Development proposals must be accompanied by the information required in the Council's Local Validation List and comply with all other relevant policies in the Plan.  In addition, proposals should comply with all of the following criteria:

  1. Provision of around eight dwellings at a density that takes account of the adjacent settlement character and identity
  2. Any proposal shall be based on a design code to be prepared for the site given the site's visibility in this prominent edge-of-settlement location
  3. Any scheme shall have regard to the character of the surrounding development, particularly the larger plots to the immediate west of the site and opposite the site
  4. The site includes a small paddock hedge on two sides and a small amount of scrub which have biodiversity value and should be retained as part of a comprehensive soft landscaping and ecological enhancement scheme
  5. Any proposal shall be supported by an archaeological assessment to identify and protect any remains of more than local importance
  6. Any proposal needs to ensure satisfactory pedestrian walking and cycling access into the village. The scheme layout should retain and incorporate the public right of way (PROW) on its established route
  7. Any proposal must provide a satisfactory vehicular access in consultation with the highways authority
  8. Anglian Water has identified deficiencies in the surface water infrastructure capacity at the Steeple Claydon Sewerage Treatment Works. Any proposal will be required to ensure satisfactory capacity and mitigation has been agreed with the statutory provider in order to meet the needs of the development.

View Comments (2) D-SCD008 Land at Molly's Folly/Molly's Field, west of Addison Road

Site reference

SCD008

Size (hectares)

4.6ha

Allocated for

110 homes and green infrastructure, sustainable drainage scheme

Source

HELAA and the draft neighbourhood plan

Current neighbourhood plan status

Submission stage consultation.

Allocated site Policy SC2 for up to 110 new homes, a convenience food retail scheme, medical services and green infrastructure

Phasing

The site is anticipated to be delivered between 2018 and 2023

Site criteria

Development proposals must be accompanied by the information required in the Council's Local Validation List and comply with all other relevant policies in the Plan.  In addition, proposals should comply with all of the following criteria:

  1. Provision of around 110 dwellings at a density that takes account of the adjacent settlement character and identity
  2. Any proposal shall be based on a design code to be prepared for the site that takes account of, amongst other characteristics, the site's visibility in this prominent edge-of-settlement location as well as any statutory and non-statutory heritage assets
  3. The mature trees and hedgerows within and on the site boundary should be retained and protected as part of a landscape scheme. In addition, any proposal to be supported by a comprehensive soft landscape planting scheme including mature trees. Green infrastructure should be provided in the southern part of the site and take account of the sustainable drainage strategy required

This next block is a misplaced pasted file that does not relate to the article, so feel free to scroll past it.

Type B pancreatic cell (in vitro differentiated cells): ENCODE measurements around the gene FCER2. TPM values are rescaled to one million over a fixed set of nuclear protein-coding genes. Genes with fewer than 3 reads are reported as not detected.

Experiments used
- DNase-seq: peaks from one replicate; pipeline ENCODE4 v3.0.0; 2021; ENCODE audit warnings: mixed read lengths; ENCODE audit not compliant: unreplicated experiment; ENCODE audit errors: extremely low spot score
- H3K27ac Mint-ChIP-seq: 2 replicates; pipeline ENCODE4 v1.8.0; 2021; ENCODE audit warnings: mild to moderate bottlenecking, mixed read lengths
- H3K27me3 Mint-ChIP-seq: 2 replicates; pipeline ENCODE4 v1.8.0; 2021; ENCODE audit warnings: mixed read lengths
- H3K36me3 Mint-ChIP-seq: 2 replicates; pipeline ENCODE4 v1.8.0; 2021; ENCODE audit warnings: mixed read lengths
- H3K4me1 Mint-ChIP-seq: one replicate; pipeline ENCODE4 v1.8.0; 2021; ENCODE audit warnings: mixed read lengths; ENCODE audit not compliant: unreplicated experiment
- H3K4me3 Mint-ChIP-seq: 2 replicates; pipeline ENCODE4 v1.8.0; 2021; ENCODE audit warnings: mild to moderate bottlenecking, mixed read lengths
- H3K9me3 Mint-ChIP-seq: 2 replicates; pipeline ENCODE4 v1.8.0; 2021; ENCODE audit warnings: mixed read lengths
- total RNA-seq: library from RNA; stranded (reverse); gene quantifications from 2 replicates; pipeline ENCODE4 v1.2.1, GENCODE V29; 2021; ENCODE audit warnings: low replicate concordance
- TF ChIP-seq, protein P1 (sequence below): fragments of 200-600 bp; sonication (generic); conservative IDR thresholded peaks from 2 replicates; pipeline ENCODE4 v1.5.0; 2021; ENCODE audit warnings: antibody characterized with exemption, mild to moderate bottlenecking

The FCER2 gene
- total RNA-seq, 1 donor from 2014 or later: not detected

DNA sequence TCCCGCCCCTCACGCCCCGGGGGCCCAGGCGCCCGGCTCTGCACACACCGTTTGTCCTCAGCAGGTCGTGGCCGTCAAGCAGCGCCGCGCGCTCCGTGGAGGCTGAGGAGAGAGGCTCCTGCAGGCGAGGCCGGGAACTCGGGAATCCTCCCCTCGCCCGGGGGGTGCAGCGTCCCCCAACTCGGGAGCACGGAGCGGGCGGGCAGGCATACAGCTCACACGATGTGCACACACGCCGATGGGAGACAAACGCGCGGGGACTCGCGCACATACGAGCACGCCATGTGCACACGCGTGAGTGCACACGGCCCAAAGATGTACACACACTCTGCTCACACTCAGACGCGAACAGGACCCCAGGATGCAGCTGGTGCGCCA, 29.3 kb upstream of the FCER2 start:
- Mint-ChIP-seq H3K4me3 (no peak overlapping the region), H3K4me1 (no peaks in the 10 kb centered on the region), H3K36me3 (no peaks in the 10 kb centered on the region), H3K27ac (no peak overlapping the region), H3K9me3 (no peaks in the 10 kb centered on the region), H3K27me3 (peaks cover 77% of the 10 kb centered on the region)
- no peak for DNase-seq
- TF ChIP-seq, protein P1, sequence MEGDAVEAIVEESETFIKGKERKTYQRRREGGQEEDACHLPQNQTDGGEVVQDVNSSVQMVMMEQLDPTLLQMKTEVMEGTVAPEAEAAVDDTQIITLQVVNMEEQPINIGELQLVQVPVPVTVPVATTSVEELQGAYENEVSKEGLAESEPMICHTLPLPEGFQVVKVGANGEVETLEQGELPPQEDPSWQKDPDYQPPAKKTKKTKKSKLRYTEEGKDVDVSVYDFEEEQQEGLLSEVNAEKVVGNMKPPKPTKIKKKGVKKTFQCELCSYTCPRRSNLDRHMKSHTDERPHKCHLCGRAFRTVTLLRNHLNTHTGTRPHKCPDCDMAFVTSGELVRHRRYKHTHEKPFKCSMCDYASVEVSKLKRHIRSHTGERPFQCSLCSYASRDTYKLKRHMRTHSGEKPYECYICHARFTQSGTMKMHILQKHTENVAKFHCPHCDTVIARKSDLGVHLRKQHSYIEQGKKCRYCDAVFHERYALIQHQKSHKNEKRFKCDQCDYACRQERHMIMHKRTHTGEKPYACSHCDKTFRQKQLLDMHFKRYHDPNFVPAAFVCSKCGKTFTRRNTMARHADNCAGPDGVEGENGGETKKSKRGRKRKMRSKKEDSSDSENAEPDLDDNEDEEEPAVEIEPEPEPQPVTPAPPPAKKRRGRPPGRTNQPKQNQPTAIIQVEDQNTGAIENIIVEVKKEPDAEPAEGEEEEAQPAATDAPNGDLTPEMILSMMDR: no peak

4. Any proposal must have full regard to preserving and enhancing designated heritage assets in West Street
  5. Any proposal needs to ensure satisfactory pedestrian walking and cycling access into the village. The scheme layout should retain and incorporate the public right of way (PROW) on its established route
  6. Any proposal must provide a satisfactory vehicular access in consultation with the highways authority
  7. Detailed modelling will be required to confirm flood zone and climate change extents (see 'Available modelled data'), and flood extents at lower return periods (below 100 year). The Environment Agency and lead local flood authority should be consulted to obtain the latest hydraulic modelling information for the site at the time of the flood risk assessment. They will advise as to whether existing detailed models need to be updated
  8. The development should be designed using a sequential approach. Flood Zones 2 and 3, and 3a plus climate change (subject to a detailed flood risk assessment) should be preserved as green space, with built development restricted to Flood Zone 1
  9. A sustainable drainage strategy will be required for the site, based on sustainable drainage principles and an assessment submitted to the Council for approval
  10. Anglian Water has identified deficiencies in the surface water infrastructure capacity at the Steeple Claydon Sewerage Treatment Works. Any proposal will be required to ensure satisfactory capacity and mitigation has been agreed with the statutory provider in order to meet the needs of the development.

Stone

No Comments 4.148 Stone is located a few miles to the south-west of Aylesbury with close links to the Hartwell House estate which lies a mile to the north-east of the village. The historic core of the village is concentrated around St John the Baptist's Church, which is located to the south of the A418, close to where it forms a junction with Eythrope Road, Bishopstone Road and Church Way. The wider village of Stone extends for approximately a mile along the busy A418 which links Aylesbury to the north-east to Thame to the south-west. The village has many facilities including shops, a church, a school, public houses and restaurants. The conservation area is restricted to a handful of historic buildings centred around the Church and the junction of the A418, Eythrope Road, Bishopstone Road and Church Way. The village sits at the eastern end of a low sand and limestone ridge which overlooks the Thame Valley to the north and the Chiltern Hills to the south.